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Security researchers have identified a reimplementation of the infamous Cobalt Strike Beacon payload, which features completely new code. Dubbed Vermilion Strike, the malware can be used to target Linux and Windows devices and provides attackers with remote access capabilities such as file manipulation and shell command execution.

The sophistication of this threat, its intent to conduct espionage, and the fact that the code hasn’t been seen before in other attacks, together with the fact that it targets specific entities in the wild, a nature of a skilled threat vector.

A Linux-targeting sample has strings similar with previously observed Cobalt Strike variants and also triggers YARA rules designed to detect encoded Cobalt Strike configurations. Using OpenSSL via dynamic linking, the file is built on Red Hat and can only be used on machines running Linux distributions based on Red Hat’s code base.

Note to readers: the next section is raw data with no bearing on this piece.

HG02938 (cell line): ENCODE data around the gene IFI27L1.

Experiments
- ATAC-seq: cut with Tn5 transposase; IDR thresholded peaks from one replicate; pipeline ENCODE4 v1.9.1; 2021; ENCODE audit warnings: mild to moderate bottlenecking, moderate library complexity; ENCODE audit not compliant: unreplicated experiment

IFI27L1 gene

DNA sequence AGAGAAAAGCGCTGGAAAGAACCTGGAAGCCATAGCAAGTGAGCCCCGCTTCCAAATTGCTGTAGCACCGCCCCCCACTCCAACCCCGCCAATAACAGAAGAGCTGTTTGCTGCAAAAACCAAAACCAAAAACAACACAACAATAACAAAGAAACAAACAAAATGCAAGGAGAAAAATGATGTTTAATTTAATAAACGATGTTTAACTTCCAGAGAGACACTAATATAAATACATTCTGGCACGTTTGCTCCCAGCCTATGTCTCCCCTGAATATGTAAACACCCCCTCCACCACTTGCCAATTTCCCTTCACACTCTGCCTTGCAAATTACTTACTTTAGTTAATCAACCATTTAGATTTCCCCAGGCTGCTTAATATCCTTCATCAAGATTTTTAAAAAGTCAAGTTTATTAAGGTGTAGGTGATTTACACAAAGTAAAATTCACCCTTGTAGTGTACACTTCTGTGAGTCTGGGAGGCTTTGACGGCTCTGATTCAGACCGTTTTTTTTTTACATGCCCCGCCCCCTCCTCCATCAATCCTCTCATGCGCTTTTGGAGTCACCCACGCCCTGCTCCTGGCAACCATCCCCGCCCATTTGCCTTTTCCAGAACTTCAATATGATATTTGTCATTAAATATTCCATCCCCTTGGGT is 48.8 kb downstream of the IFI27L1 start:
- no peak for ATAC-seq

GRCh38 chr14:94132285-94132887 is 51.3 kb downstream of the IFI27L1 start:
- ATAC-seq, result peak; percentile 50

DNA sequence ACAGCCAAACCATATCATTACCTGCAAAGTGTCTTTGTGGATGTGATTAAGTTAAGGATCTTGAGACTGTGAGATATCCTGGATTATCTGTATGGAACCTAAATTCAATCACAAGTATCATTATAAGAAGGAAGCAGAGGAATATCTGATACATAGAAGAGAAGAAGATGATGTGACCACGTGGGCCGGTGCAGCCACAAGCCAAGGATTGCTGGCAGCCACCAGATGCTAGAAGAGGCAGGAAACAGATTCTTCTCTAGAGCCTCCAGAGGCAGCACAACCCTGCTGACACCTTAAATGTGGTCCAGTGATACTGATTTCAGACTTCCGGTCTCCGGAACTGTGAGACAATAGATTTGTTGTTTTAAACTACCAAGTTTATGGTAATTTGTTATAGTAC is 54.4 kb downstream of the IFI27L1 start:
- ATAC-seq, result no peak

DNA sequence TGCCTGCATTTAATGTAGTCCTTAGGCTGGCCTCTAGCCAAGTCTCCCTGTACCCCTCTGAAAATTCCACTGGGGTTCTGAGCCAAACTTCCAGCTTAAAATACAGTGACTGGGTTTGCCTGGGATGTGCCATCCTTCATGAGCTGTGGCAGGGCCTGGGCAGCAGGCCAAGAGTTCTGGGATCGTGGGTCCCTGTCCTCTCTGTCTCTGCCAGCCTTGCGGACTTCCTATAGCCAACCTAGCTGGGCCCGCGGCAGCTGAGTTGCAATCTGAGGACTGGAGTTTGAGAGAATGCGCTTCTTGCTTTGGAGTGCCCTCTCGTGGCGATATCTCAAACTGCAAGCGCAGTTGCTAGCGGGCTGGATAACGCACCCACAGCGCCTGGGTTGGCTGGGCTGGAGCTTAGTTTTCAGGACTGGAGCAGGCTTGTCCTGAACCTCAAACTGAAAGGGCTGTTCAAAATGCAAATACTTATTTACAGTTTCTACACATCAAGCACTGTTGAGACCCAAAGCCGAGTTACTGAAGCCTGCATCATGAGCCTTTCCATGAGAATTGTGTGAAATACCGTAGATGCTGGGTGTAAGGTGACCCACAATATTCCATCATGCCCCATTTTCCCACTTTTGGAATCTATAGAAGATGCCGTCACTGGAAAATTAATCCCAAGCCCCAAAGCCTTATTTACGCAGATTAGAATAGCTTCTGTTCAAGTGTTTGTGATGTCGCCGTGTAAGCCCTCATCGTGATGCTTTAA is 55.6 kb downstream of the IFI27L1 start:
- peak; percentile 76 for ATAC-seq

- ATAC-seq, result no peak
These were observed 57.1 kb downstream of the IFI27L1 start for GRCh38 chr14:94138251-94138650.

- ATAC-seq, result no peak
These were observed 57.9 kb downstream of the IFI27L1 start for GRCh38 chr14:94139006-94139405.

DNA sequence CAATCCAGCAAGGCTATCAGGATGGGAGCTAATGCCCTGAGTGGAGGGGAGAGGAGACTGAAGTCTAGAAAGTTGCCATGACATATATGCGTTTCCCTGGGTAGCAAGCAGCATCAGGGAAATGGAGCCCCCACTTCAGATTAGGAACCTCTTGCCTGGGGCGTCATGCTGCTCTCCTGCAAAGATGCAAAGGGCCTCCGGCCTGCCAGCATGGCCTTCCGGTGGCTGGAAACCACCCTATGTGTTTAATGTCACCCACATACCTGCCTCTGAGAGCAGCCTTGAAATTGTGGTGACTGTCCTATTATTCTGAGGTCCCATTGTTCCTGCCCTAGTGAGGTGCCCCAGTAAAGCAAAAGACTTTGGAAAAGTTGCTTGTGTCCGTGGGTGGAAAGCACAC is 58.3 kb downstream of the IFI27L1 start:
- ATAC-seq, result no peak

C&C is mainly performed over DNS, but can be done over HTTP as well. The approach is meant to evade defenses based on the monitoring of HTTP traffic. Vermilion Strike can perform tasks like get disk partitions, get the working directory and change it, append or write to files, upload files to the C&C server, execute commands, and list files. The Windows implementation of the beacon carries almost the same functionality and has the same C&C domains.

The beacon currently has a very low detection rate and this is especially true for the Linux variant. Vermilion Strike and other Linux threats remain a constant threat. The predominance of Linux servers in the cloud and its continued rise invites APTs to modify their toolsets in order to navigate the existing environment. Linux threats often have low detection rates compared to their Windows counterparts